If you’re wondering how to make a fast pinewood derby car for your next competition, the experts at Maximum Velocity have got you covered! From high quality derby car products, kits and car plans, we have the supplies and the know-how to craft a race-winning car every time.
A former NASA engineer explains how you can use science to build a fast Pinewood Derby car.
For seven years, I worked at NASA on the Mars Curiosity rover. It is just like a Pinewood Derby car, except it has six wheels, it’s nuclear powered and it shoots lasers.
My Cub Scout son and I decided we would take the science principles I used while building stuff at NASA and apply them to making his Pinewood Derby car.
Take a look at some of those science principles in this video and check out my list of the most important steps for making fastest Pinewood Derby car possible.
Most competitions cap weight limits at 5 ounces. When adding weight, place it so that the final balance point of the car is 1 inch or less in front of the front axle. To achieve this, place 2/5 of the added weight behind the rear axle, and the remaining 3/5 in front of the rear axle.
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For cars that feature less than one-half of the original block, lead or tungsten weight is required. For cars with very little wood, tungsten is needed to attain proper weight. Tungsten offers the highest density available, next to gold and other expensive metals. For cars that have the majority of the block remaining, a lighter, less dense weight works best, like steel or zinc.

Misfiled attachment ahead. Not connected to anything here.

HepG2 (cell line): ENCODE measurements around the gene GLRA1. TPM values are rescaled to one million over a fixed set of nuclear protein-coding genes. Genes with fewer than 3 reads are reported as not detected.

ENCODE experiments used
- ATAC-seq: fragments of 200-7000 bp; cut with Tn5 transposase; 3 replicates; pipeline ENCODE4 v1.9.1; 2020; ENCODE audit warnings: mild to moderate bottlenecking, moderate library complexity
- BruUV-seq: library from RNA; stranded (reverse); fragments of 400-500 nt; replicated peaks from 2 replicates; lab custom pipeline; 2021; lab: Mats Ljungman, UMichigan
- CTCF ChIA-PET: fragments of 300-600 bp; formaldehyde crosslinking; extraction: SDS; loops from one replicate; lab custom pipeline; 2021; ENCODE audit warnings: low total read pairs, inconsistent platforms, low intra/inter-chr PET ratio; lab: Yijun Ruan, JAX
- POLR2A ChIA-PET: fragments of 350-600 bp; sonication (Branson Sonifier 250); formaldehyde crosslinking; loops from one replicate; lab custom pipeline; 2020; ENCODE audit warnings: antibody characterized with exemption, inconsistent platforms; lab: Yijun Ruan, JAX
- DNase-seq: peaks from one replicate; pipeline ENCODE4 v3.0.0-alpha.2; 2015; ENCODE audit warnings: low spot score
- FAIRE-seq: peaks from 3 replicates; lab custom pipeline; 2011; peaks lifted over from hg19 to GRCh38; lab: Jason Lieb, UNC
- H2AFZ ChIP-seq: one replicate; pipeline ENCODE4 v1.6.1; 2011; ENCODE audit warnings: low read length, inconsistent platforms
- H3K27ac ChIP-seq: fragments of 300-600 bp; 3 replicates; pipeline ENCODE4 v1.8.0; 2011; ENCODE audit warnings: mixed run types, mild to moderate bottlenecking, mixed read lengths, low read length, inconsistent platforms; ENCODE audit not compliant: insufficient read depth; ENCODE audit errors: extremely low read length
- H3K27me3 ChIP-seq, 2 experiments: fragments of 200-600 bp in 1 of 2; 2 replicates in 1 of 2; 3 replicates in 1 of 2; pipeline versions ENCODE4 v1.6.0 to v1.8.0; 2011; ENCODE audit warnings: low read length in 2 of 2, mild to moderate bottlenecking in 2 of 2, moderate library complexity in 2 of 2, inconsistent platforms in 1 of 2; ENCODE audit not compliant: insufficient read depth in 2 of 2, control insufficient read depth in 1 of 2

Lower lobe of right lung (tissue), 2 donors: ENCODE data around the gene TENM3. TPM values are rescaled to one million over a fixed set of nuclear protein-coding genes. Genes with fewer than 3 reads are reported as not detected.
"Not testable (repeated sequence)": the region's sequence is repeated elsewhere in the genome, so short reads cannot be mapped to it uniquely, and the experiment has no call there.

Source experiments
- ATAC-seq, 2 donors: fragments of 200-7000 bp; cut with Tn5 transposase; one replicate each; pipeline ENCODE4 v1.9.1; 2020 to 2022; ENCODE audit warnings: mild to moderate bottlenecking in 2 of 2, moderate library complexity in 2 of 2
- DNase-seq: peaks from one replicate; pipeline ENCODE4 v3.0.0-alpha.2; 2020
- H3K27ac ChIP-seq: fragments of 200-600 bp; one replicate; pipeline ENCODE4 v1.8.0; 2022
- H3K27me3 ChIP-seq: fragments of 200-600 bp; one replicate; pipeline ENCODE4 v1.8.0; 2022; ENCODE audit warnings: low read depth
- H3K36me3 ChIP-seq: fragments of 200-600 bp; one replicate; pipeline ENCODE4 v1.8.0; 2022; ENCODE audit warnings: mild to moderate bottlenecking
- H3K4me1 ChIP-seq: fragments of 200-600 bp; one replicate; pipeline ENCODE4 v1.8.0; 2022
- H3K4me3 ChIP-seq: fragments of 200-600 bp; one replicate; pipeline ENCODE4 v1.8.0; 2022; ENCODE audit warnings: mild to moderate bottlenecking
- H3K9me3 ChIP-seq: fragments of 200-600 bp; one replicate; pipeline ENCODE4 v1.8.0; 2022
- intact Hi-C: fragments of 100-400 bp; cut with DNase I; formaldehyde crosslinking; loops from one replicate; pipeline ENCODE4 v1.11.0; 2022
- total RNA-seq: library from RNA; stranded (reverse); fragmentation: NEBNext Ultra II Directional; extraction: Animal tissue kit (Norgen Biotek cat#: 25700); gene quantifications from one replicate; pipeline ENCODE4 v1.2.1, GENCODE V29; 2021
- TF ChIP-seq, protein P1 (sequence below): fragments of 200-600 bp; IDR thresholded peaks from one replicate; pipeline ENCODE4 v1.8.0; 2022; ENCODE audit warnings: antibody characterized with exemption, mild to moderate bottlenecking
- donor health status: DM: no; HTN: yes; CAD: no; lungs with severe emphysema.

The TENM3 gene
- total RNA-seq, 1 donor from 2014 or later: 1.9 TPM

In general, grooved axles will outperform non-grooved axles. We believe this has less to do with a lube reservoir that can be stored in the grooves, but more so with minimizing the amount of contact between the wheel bore and axle shaft. Friction slows down your car, and minimizing contact minimizes friction.
The basis of any competition car is the body. Typically, you can choose between a “standard” or an “extended” wheelbase for your car body. A standard wheelbase positions the car’s axles to the specifications set forth by the Cub Scout Pinewood Derby Kit. But an extended wheelbase puts the axles closer to the end of the block, providing more stability and performance. If allowed by your competition’s rules, use an extended wheelbase for a faster car.
Follow this article for the secrets to the ultimate Pinewood Derby car.
What makes a fast pinewood derby car?
How do I build a fast pinewood derby car?
How fast do pinewood derby cars go?